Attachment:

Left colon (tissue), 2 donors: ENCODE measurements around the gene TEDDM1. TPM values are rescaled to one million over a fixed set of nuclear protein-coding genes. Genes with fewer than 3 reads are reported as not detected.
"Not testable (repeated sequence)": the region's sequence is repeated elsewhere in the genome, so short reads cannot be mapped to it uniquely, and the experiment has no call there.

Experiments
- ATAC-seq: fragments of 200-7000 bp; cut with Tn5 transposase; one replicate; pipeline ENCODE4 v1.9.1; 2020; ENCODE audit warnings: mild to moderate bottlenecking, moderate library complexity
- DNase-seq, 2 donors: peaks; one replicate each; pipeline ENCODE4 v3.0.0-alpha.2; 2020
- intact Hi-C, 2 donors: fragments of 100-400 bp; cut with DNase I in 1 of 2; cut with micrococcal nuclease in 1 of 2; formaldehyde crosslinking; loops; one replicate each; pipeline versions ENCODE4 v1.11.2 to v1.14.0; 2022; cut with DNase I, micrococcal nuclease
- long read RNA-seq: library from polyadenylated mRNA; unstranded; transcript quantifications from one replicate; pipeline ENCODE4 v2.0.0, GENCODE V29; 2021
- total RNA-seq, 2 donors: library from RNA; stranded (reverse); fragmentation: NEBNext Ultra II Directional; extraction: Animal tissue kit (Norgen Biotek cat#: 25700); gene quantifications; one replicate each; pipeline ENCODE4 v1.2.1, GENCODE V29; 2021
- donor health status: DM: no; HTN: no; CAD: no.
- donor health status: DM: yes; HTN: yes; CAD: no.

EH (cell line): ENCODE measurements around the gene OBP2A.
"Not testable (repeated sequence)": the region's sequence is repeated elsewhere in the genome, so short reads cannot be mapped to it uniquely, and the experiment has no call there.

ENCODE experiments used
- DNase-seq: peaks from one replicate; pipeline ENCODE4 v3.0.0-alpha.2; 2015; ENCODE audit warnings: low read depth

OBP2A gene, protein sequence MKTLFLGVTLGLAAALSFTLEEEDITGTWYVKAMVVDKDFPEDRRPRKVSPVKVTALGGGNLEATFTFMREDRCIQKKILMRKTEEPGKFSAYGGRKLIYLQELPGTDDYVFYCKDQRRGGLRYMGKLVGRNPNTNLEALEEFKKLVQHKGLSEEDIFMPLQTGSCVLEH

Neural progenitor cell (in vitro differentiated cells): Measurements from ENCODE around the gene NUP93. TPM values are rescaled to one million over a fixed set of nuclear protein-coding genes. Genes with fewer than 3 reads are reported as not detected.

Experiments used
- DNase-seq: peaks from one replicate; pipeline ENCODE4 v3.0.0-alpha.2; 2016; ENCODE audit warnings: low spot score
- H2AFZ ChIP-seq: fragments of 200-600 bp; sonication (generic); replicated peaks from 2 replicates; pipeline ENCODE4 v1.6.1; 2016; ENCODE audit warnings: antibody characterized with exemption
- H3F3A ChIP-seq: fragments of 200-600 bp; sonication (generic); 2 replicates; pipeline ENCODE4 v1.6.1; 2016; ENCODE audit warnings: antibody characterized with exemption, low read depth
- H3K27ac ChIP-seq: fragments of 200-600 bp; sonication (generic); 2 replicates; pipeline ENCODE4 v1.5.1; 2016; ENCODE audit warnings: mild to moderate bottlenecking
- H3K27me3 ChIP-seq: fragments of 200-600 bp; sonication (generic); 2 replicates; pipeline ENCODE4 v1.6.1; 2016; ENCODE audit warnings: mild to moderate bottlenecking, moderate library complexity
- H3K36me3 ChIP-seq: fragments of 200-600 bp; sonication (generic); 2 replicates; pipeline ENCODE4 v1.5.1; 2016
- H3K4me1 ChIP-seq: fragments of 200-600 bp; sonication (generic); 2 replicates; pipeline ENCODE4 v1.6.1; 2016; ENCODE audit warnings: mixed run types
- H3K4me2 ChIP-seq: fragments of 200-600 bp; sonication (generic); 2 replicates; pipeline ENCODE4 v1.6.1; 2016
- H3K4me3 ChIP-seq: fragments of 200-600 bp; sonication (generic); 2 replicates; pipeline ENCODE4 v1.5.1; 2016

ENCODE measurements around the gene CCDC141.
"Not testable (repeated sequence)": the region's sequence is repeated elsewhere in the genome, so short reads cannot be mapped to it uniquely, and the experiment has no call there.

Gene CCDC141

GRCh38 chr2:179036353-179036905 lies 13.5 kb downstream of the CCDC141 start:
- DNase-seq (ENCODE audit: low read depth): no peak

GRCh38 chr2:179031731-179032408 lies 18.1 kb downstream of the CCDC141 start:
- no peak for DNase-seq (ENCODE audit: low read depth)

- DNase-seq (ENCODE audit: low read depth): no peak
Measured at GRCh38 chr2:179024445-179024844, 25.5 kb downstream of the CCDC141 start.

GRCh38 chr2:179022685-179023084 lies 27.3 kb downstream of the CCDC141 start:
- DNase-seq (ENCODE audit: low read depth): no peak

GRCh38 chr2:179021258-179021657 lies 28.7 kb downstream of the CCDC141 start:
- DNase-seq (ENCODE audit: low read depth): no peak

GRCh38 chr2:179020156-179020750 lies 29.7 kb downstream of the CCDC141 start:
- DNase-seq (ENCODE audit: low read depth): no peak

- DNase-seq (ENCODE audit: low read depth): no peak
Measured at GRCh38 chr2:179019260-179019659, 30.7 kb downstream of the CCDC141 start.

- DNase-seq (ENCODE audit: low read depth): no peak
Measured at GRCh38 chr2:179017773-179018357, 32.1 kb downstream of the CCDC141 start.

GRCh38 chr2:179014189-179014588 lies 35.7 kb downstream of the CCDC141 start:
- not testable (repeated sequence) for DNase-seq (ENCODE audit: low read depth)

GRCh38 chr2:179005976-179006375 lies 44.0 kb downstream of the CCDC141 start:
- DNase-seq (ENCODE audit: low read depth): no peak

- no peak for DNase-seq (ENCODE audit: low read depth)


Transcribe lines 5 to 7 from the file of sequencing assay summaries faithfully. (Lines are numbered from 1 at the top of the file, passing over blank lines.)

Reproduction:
- DNase-seq, 2 donors: peaks; one replicate each; pipeline ENCODE4 v3.0.0-alpha.2; 2020
- intact Hi-C, 2 donors: fragments of 100-400 bp; cut with DNase I in 1 of 2; cut with micrococcal nuclease in 1 of 2; formaldehyde crosslinking; loops; one replicate each; pipeline versions ENCODE4 v1.11.2 to v1.14.0; 2022; cut with DNase I, micrococcal nuclease
- long read RNA-seq: library from polyadenylated mRNA; unstranded; transcript quantifications from one replicate; pipeline ENCODE4 v2.0.0, GENCODE V29; 2021